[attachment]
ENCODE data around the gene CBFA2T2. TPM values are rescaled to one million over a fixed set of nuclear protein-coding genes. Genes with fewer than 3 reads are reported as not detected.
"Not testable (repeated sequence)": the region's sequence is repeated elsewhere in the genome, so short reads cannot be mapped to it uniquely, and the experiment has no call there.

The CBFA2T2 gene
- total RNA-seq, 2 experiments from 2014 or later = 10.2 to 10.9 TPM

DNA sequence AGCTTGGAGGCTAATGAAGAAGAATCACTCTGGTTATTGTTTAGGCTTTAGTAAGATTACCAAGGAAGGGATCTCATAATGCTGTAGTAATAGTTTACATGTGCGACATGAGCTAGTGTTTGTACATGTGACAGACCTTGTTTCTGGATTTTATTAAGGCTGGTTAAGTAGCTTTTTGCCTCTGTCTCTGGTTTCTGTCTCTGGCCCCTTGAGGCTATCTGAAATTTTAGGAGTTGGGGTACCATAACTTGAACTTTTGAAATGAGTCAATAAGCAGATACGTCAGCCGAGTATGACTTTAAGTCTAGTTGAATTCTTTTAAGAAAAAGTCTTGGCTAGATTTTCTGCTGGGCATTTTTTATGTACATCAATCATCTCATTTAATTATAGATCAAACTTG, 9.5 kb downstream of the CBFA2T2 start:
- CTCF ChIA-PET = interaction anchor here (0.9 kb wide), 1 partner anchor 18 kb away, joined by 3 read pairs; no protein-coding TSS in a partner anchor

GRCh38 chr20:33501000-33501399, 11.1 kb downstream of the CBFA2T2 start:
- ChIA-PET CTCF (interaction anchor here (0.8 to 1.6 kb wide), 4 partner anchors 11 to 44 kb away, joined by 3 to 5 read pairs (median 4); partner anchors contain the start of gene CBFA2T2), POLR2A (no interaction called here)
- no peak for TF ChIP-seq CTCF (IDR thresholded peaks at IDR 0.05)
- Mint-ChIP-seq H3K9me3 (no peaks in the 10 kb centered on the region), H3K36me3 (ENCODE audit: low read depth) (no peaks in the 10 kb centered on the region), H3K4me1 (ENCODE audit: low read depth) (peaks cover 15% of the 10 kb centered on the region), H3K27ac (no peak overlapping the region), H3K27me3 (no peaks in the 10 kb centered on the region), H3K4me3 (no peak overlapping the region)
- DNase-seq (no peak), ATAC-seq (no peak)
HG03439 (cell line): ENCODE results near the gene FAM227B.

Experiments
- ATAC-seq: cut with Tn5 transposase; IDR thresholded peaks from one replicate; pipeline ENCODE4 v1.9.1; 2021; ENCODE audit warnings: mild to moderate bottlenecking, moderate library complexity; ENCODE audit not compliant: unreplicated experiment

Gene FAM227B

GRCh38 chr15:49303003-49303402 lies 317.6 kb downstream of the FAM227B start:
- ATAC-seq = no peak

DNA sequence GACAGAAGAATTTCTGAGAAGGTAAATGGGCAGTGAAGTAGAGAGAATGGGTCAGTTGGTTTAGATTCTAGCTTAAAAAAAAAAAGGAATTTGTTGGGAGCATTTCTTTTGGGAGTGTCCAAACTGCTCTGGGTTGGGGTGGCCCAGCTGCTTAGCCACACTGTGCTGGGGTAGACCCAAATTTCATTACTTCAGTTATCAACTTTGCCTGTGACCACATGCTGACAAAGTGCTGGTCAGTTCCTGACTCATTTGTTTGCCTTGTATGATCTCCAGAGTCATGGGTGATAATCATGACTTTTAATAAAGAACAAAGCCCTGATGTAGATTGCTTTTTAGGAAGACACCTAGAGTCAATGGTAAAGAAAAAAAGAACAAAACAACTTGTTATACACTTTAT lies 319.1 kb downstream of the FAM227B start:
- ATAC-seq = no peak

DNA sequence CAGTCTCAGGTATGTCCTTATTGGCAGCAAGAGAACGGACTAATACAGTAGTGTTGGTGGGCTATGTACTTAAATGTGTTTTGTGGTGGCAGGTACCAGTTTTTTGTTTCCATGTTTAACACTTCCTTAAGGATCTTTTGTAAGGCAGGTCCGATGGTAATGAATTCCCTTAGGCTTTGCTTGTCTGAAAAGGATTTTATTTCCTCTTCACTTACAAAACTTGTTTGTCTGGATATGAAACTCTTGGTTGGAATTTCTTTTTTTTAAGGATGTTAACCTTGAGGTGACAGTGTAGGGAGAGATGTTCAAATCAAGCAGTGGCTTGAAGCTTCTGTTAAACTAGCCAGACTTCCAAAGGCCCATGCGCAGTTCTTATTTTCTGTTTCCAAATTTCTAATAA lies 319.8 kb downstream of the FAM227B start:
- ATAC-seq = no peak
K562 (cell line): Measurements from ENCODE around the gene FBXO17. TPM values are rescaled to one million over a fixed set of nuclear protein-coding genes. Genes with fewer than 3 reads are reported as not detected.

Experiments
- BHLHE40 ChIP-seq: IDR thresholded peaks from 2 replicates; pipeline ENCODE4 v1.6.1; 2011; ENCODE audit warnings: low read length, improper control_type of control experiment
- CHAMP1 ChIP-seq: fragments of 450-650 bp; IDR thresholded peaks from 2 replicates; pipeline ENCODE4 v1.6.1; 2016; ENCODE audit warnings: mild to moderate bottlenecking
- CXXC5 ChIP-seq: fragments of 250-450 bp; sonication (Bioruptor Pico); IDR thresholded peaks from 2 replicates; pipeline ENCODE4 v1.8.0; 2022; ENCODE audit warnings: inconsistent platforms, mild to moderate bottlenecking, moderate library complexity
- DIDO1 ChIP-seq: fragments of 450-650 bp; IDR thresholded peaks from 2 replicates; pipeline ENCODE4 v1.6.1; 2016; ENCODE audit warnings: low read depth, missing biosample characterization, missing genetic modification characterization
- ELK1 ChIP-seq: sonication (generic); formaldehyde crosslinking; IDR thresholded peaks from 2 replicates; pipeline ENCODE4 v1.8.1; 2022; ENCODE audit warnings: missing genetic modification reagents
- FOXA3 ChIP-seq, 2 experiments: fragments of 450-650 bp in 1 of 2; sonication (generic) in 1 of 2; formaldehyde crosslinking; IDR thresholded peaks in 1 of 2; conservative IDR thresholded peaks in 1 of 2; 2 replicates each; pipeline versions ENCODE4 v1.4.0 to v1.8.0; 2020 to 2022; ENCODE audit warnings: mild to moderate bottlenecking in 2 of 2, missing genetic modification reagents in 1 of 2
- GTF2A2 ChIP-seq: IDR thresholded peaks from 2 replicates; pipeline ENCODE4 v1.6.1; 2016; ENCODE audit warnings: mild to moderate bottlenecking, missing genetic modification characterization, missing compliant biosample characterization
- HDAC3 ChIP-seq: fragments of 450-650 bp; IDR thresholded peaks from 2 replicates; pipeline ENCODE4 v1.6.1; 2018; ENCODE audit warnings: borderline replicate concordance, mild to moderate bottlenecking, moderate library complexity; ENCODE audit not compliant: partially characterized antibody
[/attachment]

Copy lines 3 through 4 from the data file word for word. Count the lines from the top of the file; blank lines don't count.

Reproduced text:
The CBFA2T2 gene
- total RNA-seq, 2 experiments from 2014 or later = 10.2 to 10.9 TPM